Nature449, 328-331 (20 September 2007) | doi:10.1038/nature06126; Received 6 February 2007; Accepted 24 July 2007
Generating single microwave photons in a circuit
A. A. Houck1,2, D. I. Schuster1,2, J. M. Gambetta1, J. A. Schreier1, B. R. Johnson1, J. M. Chow1, L. Frunzio1, J. Majer1, M. H. Devoret1, S. M. Girvin1 & R. J. Schoelkopf1
Departments of Applied Physics and Physics, Yale University, New Haven, Connecticut 06520, USA
These authors contributed equally to this work.
Correspondence to: R. J. Schoelkopf1 Correspondence and requests for materials should be addressed to R.J.S. (Email: firstname.lastname@example.org).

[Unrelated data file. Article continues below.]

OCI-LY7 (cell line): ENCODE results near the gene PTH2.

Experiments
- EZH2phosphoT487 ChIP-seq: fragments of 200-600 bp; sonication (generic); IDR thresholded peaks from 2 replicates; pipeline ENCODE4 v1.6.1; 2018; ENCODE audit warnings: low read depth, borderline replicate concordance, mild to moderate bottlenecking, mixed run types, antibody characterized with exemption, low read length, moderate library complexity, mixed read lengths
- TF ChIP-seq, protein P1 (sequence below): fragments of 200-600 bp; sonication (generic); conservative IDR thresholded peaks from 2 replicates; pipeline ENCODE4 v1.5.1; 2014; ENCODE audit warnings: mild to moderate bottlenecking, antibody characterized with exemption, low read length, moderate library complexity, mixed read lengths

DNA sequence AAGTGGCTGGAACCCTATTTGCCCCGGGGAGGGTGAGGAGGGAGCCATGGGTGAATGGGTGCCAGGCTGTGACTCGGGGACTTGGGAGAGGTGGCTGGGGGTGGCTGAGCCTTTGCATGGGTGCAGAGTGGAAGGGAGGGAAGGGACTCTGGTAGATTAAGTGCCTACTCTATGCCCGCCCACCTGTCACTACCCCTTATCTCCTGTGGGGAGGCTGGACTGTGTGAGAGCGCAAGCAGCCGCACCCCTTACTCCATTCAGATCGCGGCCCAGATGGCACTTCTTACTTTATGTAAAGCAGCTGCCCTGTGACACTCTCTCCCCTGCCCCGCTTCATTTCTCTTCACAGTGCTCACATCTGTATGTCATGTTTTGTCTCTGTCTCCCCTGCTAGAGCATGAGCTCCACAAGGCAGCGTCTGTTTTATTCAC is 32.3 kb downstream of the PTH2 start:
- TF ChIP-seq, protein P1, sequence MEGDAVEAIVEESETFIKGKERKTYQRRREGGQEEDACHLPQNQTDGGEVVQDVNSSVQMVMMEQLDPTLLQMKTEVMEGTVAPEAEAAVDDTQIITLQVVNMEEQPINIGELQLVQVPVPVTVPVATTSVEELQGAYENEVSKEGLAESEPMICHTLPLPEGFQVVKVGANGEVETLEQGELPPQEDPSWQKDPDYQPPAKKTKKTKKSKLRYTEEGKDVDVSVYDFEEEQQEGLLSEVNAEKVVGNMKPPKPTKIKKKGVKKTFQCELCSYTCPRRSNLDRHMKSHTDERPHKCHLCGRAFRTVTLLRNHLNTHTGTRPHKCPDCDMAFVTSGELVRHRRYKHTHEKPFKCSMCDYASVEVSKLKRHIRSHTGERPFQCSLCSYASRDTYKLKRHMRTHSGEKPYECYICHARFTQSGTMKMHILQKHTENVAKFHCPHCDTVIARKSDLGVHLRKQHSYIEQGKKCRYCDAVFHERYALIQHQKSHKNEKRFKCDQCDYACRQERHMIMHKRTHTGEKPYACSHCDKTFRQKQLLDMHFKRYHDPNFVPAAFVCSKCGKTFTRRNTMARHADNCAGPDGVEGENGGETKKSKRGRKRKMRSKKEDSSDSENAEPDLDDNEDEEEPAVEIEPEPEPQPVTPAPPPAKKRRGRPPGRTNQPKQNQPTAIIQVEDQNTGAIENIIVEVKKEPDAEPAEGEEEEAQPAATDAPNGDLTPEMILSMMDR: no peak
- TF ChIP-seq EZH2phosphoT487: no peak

Microwaves have widespread use in classical communication technologies, from long-distance broadcasts to short-distance signals within a computer chip. Like all forms of light, microwaves, even those guided by the wires of an integrated circuit, consist of discrete photons1. To enable quantum communication between distant parts of a quantum computer, the signals must also be quantum, consisting of single photons, for example. However, conventional sources can generate only classical light, not single photons. One way to realize a single-photon source2 is to collect the fluorescence of a single atom. Early experiments measured the quantum nature of continuous radiation3, 4, and further advances allowed triggered sources of photons on demand5, 6, 7, 8, 9, 10, 11. To allow efficient photon collection, emitters are typically placed inside optical or microwave cavities12, 13, 14, 15, 16, 17, 18, 19, but these sources are difficult to employ for quantum communication on wires within an integrated circuit. Here we demonstrate an on-chip, on-demand single-photon source, where the microwave photons are injected into a wire with high efficiency and spectral purity. This is accomplished in a circuit quantum electrodynamics architecture20, with a microwave transmission line cavity that enhances the spontaneous emission of a single superconducting qubit. When the qubit spontaneously emits, the generated photon acts as a flying qubit, transmitting the quantum information across a chip. We perform tomography of both the qubit and the emitted photons, clearly showing that both the quantum phase and amplitude are transferred during the emission. Both the average power and voltage of the photon source are characterized to verify performance of the system. This single-photon source is an important addition to a rapidly growing toolbox for quantum optics on a chip.